Most individuals in the sectors that are currently at greatest threat from disruption are not even aware of the threat; in a recent innovation session with a major bank not a single middle-level person had heard of any of the four new mobile-only banks in the UK. The reason for this is they are discouraged from taking responsibility or initiative and encouraged to wait to be told what to do. In the fast moving world we are in this is commecial suicide.
3 – Bottlenecks: Clearly not as terminal as “catastrophe” or “irrelevance” but hugely damaging none the less. When people are waiting for instructions the line manager immediately becomes a bottleneck to initiative and progress. I sometimes play a game called “Leadership football” with teams. One “half” (of three) is played with two non playing team managers. None of the players are allowed to do anything without an explicit and specific instruction from their manager.
Predictably the game is very slow as the manager struggles and fails to maintain a sufficient information flow. What is less predictable is who they choose to instruct, typically those they know best. Anyone whose name is not immediately familiar to the manager gets very little of the action – does that sound familiar at all?
Summary: The British Army learned these lessons at a cataclysmic cost of human lives in the Battle of the Somme. It was then, 100 years ago that they started the shift away from obedience and towards what they now call Mission Command (ironically the based on the system that they Germans had been using for over 100 years already).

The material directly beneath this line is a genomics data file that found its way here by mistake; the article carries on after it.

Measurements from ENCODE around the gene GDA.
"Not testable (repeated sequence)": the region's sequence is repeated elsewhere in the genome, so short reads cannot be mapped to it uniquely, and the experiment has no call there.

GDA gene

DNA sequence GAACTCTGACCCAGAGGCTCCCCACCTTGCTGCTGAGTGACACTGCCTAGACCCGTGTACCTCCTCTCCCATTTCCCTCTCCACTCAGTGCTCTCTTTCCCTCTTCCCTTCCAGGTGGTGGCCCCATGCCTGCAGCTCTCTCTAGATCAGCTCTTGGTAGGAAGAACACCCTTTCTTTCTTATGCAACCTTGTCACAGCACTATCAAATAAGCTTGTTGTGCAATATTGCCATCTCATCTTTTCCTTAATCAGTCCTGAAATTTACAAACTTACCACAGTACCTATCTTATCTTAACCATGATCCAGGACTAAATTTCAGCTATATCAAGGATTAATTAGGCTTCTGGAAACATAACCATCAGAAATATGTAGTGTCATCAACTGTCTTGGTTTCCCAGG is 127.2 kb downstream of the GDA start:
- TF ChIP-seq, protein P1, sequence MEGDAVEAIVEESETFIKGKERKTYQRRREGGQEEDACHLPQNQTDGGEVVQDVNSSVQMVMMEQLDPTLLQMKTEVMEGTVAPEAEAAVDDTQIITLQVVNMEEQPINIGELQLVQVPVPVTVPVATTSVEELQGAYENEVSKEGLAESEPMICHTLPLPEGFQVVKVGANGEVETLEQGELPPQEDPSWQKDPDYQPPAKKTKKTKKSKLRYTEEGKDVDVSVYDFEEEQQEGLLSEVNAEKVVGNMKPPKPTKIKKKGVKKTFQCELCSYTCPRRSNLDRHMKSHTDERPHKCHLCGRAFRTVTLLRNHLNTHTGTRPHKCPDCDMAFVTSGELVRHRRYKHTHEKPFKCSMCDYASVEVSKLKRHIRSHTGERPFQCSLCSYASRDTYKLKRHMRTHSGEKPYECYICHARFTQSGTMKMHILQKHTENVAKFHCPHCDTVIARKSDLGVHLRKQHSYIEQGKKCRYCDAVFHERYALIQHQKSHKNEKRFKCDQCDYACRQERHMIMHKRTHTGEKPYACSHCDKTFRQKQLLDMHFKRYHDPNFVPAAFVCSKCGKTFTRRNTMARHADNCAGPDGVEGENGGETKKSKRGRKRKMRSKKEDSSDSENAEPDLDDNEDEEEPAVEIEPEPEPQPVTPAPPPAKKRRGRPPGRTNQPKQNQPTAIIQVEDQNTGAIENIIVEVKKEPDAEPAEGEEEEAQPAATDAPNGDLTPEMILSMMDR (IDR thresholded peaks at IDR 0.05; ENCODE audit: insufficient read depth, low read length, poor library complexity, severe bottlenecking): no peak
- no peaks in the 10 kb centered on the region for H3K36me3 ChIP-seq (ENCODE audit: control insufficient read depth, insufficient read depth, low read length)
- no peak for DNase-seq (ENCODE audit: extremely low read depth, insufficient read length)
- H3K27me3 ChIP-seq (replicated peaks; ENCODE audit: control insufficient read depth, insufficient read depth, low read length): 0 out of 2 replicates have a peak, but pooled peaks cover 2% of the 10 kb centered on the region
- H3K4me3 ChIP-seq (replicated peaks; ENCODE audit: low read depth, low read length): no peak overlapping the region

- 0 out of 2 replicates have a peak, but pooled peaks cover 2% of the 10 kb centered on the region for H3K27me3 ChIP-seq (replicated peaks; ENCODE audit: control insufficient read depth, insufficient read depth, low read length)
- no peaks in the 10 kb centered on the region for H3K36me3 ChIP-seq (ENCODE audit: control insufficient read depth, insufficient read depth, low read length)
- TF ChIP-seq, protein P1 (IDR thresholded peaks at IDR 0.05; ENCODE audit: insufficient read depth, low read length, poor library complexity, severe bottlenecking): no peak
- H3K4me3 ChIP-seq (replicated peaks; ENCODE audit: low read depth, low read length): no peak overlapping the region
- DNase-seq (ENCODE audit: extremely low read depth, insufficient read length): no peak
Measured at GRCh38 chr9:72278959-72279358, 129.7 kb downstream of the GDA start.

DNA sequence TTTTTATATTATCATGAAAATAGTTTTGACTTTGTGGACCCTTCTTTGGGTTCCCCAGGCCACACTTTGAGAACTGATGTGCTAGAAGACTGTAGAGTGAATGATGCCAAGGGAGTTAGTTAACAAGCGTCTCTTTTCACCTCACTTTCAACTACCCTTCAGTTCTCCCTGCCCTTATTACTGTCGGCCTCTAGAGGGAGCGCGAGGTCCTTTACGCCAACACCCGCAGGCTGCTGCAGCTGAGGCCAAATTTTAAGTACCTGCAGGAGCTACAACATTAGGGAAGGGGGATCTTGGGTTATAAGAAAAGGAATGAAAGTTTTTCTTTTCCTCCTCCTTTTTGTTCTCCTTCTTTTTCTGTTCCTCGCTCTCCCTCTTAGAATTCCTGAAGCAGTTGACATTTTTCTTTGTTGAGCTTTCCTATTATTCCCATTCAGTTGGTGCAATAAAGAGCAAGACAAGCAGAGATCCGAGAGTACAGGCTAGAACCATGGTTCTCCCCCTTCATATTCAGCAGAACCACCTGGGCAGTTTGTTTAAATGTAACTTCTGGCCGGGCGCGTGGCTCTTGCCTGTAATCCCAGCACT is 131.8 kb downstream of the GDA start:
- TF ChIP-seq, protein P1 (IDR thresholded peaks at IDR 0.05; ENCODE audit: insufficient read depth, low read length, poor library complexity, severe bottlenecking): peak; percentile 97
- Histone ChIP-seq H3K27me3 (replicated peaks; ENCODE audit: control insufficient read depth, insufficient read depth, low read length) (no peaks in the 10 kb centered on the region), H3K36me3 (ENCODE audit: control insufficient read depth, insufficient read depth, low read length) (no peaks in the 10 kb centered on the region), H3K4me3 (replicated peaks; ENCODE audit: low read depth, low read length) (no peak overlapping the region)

Mission Command is based on the idea that objectives are set and it is up to those tasked with achieving them to work out the best way to do it. Objectives are tiered down from the top so that all sub-objectives combine to support the overall objective.
In a similar way, Holos works with Cause – a combination of vision, mission and purpose. We align leadership and around their Cause and then encourage each level of the organisation below to contribute their own bit towards that Cause with a maximum of support and listening from the leadership a minimum of micro-management.
The result of this is that leadership bandwidth gets freed up to think strategically and far more gets achieved more quickly – catastrophe, irrelevance and bottlenecks are all avoided.
Holos helps make change easy. We help organisations develop their leaders, map out and deliver the changes required to achieve sustained success even in a highly disrupted environment.
At Holos we have been studying change leadership and leadership training in the crucible of reality for years. We know what great leadership looks like and we know the journey to achieve it. We have developed a suite of diagnostic tools to understand where companies and teams are on this journey and how to take them from there to sustained success.
Holos has a wealth of specialist leadership and culture coaches and consultants with decades of experience working with a huge variety of leaders. Holos can help you or your organisation to upgrade it’s leadership to flourish even in a challenging business environment.